New study shows disparity in number of city police encounters with African-Americans

Jeremy M. Lazarus | 3/1/2019, 6 a.m. | Updated on 3/9/2019, 2:54 p.m.
African-Americans in Richmond are involved in nearly two out of three civilian encounters with police officers, with lopsided contacts when ...

African-Americans in Richmond are involved in nearly two out of three civilian encounters with police officers, with lopsided contacts when police are checking out suspicious persons or activities, a new study finds.

The study, based on 27,432 field interview reports, or FIRs, that Richmond Police officers submitted between Jan. 1 and Oct. 1, 2018, found that African-Americans comprise 65 percent of those who had contacts with police officers.

The study was produced by a new coalition called the Richmond Transparency and Accountability Project, an umbrella group started in 2016 that includes the New Virginia Majority, the Legal Aid Justice Center and Southerners on New Ground, as well as Dr. Liz Coston, a Virginia Commonwealth University sociology instructor involved in preparing the study.

The study found officers recorded 17,808 encounters with African-Americans during the period, or more than twice the 7,942 contacts with white individuals, the second largest group.

According to the study, the racial disparity was more evident when the contacts were broken down by category. For example, African-Americans were listed in 71 percent of the field reports involving suspicious persons and 66 percent of field reports involving suspicious activities.

The study also found the field reports overrepresented African-Americans in contacts involving teen curfew violations (98 percent), driving without a valid license, (86 percent), gang activity (79.6 percent), trespassing (78 percent) and disorderly conduct (76 percent).

Interim Police Chief William C. Smith, who released the field reports in mid-January, has not responded to a Free Press request for comment on the findings.

Dr. Coston said field reports provide the first inside look at Richmond Police activity. However, the reports, she said, leave an unanswered question: “Whether police are doing their jobs or whether they are using the letter of the law to disproportionately stop and/or surveil particular groups.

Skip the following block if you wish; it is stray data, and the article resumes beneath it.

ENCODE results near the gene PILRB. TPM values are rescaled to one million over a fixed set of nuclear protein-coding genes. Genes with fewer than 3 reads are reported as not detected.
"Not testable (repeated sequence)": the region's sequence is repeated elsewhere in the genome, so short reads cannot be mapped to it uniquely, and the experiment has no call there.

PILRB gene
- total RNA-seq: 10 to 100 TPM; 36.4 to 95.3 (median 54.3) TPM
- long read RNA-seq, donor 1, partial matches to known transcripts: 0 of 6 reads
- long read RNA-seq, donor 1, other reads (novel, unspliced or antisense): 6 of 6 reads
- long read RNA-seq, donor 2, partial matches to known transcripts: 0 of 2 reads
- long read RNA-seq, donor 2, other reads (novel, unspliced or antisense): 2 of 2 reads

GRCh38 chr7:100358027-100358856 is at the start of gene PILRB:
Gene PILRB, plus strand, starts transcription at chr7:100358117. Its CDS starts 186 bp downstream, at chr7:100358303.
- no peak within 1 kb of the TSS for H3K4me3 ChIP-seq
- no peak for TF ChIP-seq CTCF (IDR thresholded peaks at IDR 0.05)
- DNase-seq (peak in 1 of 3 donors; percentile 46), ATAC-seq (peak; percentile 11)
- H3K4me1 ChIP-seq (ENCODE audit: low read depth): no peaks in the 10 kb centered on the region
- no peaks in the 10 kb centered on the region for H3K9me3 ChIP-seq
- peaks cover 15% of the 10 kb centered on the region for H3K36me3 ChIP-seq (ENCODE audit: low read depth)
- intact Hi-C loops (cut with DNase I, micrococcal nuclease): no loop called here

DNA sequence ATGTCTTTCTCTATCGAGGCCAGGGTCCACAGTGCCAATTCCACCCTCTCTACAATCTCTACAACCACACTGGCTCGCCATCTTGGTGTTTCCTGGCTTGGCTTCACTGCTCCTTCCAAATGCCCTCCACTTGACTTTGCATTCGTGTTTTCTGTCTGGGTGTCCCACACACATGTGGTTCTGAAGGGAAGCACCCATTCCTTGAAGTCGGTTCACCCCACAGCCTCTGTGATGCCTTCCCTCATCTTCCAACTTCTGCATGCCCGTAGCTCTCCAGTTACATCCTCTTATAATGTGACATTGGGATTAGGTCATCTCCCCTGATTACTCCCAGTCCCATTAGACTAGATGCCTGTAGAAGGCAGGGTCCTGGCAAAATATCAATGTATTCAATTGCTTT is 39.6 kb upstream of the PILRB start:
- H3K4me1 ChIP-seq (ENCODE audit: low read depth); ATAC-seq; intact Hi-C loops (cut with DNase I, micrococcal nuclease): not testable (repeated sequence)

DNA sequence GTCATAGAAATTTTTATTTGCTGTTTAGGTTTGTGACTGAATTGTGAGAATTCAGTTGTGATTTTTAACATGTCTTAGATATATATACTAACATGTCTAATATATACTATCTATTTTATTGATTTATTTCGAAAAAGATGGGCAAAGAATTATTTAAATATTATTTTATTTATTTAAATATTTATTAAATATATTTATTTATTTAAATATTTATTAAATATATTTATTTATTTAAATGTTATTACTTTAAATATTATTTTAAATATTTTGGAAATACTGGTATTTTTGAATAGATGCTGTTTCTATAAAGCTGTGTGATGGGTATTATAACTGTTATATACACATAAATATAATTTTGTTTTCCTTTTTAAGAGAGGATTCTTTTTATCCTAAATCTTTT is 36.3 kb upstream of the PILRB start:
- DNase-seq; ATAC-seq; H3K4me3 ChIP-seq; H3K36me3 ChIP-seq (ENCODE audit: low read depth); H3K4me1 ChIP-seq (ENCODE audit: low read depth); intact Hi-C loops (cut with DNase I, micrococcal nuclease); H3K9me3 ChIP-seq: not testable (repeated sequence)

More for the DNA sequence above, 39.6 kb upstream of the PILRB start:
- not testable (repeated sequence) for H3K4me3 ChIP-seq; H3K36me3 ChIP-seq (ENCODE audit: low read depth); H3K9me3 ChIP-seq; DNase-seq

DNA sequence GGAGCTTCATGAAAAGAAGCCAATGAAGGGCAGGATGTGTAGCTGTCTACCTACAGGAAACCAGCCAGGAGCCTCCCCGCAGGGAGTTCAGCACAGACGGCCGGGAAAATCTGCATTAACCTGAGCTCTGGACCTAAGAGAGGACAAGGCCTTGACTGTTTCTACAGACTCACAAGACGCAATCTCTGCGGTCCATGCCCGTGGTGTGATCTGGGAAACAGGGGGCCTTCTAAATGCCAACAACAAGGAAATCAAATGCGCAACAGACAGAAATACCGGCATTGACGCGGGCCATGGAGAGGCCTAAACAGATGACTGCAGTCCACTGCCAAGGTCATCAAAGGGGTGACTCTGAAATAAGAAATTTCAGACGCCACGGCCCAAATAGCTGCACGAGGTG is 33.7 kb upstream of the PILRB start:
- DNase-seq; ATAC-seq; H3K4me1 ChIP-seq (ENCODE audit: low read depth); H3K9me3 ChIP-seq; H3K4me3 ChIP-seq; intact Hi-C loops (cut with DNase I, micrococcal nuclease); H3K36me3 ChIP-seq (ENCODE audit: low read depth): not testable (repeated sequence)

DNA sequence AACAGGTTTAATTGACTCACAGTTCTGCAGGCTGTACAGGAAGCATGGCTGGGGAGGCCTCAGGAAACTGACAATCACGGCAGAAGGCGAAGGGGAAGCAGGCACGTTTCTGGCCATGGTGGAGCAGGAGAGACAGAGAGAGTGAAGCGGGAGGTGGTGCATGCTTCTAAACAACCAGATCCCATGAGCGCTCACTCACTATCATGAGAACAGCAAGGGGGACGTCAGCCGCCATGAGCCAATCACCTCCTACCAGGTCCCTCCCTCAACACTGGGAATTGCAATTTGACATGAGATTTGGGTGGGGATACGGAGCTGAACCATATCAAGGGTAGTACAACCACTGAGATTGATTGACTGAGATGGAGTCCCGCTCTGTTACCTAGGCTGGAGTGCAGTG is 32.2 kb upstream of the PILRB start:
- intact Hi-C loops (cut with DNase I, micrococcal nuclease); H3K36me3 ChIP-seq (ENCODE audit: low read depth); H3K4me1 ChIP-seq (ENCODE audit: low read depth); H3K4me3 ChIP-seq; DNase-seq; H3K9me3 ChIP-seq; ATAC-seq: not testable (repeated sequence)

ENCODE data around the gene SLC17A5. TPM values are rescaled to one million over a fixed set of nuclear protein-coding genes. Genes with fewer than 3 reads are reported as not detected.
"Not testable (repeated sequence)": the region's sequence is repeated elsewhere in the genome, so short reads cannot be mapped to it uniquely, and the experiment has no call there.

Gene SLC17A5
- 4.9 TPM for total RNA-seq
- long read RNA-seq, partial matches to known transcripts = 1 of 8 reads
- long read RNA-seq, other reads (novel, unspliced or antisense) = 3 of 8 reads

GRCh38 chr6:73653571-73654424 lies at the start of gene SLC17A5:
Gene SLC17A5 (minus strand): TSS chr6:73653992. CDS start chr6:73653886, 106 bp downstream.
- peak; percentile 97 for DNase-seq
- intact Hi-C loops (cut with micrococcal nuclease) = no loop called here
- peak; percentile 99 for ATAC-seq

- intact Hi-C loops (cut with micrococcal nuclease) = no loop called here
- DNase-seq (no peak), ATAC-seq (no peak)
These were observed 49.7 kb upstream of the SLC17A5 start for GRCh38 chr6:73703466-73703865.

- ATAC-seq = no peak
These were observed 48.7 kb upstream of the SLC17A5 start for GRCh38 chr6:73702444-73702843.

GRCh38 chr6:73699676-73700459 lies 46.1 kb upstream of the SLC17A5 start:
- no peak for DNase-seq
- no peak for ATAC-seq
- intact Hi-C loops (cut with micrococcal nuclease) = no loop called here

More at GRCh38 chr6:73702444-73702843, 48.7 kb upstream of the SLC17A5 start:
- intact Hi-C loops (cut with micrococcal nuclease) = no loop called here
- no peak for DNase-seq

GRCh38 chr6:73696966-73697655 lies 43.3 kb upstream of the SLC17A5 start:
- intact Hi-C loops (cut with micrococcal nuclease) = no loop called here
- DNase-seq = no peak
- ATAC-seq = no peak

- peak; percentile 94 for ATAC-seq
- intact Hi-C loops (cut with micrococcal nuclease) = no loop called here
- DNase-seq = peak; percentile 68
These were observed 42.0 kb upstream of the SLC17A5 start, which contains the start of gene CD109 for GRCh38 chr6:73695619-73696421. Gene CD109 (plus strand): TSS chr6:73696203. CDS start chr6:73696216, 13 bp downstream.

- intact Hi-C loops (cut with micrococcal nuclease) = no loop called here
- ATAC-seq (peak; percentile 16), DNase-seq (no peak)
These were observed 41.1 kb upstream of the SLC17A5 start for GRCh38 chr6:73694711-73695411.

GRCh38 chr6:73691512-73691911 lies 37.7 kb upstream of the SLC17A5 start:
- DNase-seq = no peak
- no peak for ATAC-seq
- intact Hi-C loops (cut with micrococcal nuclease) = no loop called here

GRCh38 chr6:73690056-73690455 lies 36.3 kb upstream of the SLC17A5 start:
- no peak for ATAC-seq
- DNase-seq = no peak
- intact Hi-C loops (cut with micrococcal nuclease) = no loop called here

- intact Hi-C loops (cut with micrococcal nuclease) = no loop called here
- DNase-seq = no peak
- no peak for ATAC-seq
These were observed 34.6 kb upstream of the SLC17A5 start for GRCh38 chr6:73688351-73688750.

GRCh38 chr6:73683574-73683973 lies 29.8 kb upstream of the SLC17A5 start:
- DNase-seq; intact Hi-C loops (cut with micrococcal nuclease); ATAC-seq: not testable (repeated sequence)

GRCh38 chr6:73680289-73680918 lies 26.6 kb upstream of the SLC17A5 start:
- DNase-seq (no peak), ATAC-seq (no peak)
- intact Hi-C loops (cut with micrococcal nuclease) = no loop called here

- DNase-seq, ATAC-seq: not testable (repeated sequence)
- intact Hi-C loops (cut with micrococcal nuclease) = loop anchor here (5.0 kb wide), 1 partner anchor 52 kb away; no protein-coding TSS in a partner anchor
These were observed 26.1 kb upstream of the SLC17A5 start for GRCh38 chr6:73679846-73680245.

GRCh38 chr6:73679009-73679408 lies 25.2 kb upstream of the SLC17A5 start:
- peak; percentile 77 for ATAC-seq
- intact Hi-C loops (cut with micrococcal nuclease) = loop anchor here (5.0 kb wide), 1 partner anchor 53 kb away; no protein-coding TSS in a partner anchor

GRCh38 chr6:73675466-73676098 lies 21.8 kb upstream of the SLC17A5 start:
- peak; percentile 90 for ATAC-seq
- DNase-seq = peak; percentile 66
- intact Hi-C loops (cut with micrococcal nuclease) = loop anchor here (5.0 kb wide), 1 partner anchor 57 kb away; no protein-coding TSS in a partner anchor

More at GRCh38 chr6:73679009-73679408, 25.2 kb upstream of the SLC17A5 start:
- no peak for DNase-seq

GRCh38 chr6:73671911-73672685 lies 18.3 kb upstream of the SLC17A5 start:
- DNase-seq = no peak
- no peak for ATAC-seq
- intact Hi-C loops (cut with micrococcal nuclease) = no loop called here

“Given some of the vast disparities that were found, this is an important question,” she said.

The study noted the field reports recorded 8,700 encounters involving suspicious persons, suspicious activities or suspicious vehicles, although Dr. Coston noted that the data did not include any information on how many different individuals were involved.

Of the 4,605 encounters involving suspicious persons, 3,271 or 71 percent involved officer interactions with African-Americans.

The field reports also show that African-Americans were encountered 2,346 times in field reports on suspicious activities, representing two out of three of the 3,539 encounters included in the field reports.

In the nebulous category of “other activities,” officers reported 3,612 encounters with African-Americans, or 67 percent of the 5,406 field reports.

Another red flag the study found involved a special category documenting police encounters with individuals in the Broad Street corridor in Downtown — 80 percent of the 45 field interview reports involved police contacts with African-Americans.

The Richmond Transparency and Accountability Project coalition spent two years lobbying City Hall and former Police Chief Alfred Durham for release of the information on police contacts with the public, including leading a protest last August outside City Hall.

Before leaving his post in December, Chief Durham, with support from Mayor Levar M. Stoney, agreed to release the field reports and dropped a previous request that the transparency project pay for the cost of generating this first-of-its-kind look at police work.

Chief Smith released the field report data on Jan. 18. In a letter accompanying the data, he wrote, “Field interview cards are completed at the officer’s discretion based on the nature of the interaction with the individual and are not necessarily indicative of criminal activity. … Please note that officers may have completed field interview cards on the same person multiple times.”

Despite the shortcomings, Jasmine Leeward, a spokeswoman for the New Virginia Majority, called the release of the field reports “a huge victory considering the black box around law enforcement activity across the country that keeps the public in the dark on who is policed and what that policing looks like.”